Solid-state NMR is the method of choice for studying local structure and dynamics. However many interesting paramagnetic materials are, for technical reasons, beyond the ability of the current state of the art in solid-state NMR to study. This PhD project is therefore focussed on developing and specifically tailoring the techniques and capabilities of solid-state NMR for the analysis of samples containing these metal ions; for characterizing their presence, activity, role, and function in a range of different materials. Specifically the PhD student will develop new pulse schemes for exciting and detecting the NMR signals from quadrupolar nuclei (such as 2H, 14N, 23Na, 25Al, …) in paramagnetic materials, and incorporate these new schemes into more sophisticated experiments in order to separate the information from different spin interactions, which can then be interpreted in terms of both the structure and dynamics of the system. These new methods will then be applied to a range of paramagnetic materials, such as battery electrodes, ion conductors, or inorganic phosphors, with the specific choice depending on the interests of the student.

The student will acquire expertise in both the theoretical and experimental aspects of solid-state NMR on 400 and 600 MHz Bruker spectrometers. There will also be opportunities to travel to high-field NMR centres both within Sweden and Europe. Following the development of the new NMR methods the student will have the opportunity to apply them on a range of different materials that have been developed both at MMK and in collaboration with other laboratories around the world.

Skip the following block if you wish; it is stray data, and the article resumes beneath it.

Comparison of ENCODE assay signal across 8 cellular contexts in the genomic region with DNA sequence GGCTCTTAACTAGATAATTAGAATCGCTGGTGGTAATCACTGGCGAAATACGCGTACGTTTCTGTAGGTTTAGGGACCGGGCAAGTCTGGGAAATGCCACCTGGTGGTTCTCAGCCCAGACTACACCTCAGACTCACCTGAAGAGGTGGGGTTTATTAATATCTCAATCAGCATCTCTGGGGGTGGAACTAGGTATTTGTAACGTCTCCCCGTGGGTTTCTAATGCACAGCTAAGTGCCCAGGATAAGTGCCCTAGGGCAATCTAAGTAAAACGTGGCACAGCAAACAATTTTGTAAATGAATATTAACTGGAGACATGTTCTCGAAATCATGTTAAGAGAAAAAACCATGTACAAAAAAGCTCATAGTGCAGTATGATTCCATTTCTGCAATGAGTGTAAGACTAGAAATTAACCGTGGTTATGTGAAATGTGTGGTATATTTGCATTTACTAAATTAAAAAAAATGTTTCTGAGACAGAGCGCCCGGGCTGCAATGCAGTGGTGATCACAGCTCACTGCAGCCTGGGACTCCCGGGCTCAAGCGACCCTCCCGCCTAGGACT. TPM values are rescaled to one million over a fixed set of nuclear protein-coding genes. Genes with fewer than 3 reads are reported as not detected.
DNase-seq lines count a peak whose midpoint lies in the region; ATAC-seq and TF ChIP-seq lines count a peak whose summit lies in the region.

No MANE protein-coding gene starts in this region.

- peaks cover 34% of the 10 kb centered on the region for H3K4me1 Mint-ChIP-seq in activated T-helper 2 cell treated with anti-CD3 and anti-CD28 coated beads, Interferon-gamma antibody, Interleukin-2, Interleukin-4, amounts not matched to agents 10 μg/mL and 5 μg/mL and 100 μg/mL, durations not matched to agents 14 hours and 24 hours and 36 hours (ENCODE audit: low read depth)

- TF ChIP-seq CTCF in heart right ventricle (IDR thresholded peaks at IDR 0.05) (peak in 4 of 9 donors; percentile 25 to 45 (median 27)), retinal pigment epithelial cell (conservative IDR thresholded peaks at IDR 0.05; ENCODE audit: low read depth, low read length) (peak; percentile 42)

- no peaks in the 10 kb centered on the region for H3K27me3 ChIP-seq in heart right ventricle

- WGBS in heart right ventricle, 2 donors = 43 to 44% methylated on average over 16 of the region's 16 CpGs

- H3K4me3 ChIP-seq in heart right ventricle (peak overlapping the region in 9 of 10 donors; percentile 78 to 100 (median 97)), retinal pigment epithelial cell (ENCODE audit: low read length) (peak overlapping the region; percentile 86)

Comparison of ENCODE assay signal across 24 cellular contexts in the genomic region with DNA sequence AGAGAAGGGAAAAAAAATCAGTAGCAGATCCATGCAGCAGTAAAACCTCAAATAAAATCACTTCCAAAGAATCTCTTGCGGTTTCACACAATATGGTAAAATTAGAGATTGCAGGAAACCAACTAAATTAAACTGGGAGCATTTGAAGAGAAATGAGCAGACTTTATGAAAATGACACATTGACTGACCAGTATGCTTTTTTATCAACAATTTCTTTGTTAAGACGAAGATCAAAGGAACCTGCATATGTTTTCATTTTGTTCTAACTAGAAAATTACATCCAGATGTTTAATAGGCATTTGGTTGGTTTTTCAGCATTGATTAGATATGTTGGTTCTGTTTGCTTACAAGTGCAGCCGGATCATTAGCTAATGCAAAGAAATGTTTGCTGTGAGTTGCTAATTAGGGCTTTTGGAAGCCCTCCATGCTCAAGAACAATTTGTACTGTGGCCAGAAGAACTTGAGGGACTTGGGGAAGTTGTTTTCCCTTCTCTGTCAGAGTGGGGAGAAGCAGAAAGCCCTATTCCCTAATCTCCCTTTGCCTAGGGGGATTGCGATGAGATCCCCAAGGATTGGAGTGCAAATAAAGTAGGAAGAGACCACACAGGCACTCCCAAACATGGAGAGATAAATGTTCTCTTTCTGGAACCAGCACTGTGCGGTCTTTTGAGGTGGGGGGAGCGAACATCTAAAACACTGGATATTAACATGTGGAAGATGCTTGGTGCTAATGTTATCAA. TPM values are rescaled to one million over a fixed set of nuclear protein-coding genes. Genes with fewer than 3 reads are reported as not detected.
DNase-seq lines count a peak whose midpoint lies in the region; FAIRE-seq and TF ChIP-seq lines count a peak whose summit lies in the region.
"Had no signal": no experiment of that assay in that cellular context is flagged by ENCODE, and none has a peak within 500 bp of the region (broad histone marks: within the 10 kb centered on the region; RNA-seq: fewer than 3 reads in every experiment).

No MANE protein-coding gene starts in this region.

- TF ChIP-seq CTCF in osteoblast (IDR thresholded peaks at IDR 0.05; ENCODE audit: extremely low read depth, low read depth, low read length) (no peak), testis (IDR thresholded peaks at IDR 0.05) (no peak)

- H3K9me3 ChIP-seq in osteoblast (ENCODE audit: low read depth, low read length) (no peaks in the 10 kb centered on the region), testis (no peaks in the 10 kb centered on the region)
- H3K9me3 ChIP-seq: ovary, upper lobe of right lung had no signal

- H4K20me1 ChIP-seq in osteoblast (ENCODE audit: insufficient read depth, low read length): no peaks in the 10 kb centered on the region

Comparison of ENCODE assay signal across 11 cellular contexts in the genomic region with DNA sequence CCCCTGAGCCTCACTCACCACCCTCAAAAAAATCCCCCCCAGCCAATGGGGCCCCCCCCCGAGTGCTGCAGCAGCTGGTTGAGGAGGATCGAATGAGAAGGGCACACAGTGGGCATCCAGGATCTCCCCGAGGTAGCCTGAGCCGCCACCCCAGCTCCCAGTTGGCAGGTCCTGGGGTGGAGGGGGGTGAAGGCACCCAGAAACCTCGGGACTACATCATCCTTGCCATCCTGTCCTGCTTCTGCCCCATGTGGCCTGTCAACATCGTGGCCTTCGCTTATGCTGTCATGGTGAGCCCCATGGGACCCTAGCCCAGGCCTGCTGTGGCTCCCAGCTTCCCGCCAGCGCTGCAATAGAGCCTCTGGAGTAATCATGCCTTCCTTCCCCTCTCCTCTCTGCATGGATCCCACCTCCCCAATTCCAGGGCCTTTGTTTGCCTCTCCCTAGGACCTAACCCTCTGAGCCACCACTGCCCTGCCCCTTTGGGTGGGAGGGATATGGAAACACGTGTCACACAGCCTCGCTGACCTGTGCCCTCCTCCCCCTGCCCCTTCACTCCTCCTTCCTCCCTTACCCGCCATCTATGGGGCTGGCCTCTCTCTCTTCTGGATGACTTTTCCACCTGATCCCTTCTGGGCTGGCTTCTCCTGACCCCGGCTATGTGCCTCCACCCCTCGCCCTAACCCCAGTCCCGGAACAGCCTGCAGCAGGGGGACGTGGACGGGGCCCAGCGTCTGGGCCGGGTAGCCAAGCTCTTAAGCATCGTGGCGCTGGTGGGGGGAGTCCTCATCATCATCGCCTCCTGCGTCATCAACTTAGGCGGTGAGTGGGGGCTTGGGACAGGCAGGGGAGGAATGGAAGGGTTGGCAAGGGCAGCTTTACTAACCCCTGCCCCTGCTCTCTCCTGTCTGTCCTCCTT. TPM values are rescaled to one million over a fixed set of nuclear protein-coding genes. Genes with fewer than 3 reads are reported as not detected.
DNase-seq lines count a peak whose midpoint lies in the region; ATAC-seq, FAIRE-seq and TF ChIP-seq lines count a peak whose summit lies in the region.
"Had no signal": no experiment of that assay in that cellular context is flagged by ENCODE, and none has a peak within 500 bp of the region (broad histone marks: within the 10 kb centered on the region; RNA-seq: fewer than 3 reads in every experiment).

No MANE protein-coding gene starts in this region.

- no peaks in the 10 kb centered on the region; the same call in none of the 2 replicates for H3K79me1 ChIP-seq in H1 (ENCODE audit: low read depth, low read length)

The project is interdisciplinary and contains elements from chemistry and physics. Therefore, strongly motivated students with a background in these areas, and particularly those with an interest in quantum mechanics, are encouraged to apply.

The Department of Materials and Environmental Chemistry, Stockholm University
The Department of Materials- and Environmental Chemistry (MMK) is one of the largest departments at the Faculty of Natural sciences with about 140 employees. The research activities of MMK are in the areas of Materials and Solid-state Chemistry focusing on different classes of materials; e.g. ceramics and glasses, self-assembled and porous materials, and soft matter. The work often encompasses synthesis, characterisation by X-ray diffraction and electron microscopy, NMR studies, modelling with computer simulations of materials with a potential for various applications. Environmental aspects are an important part of the research activities.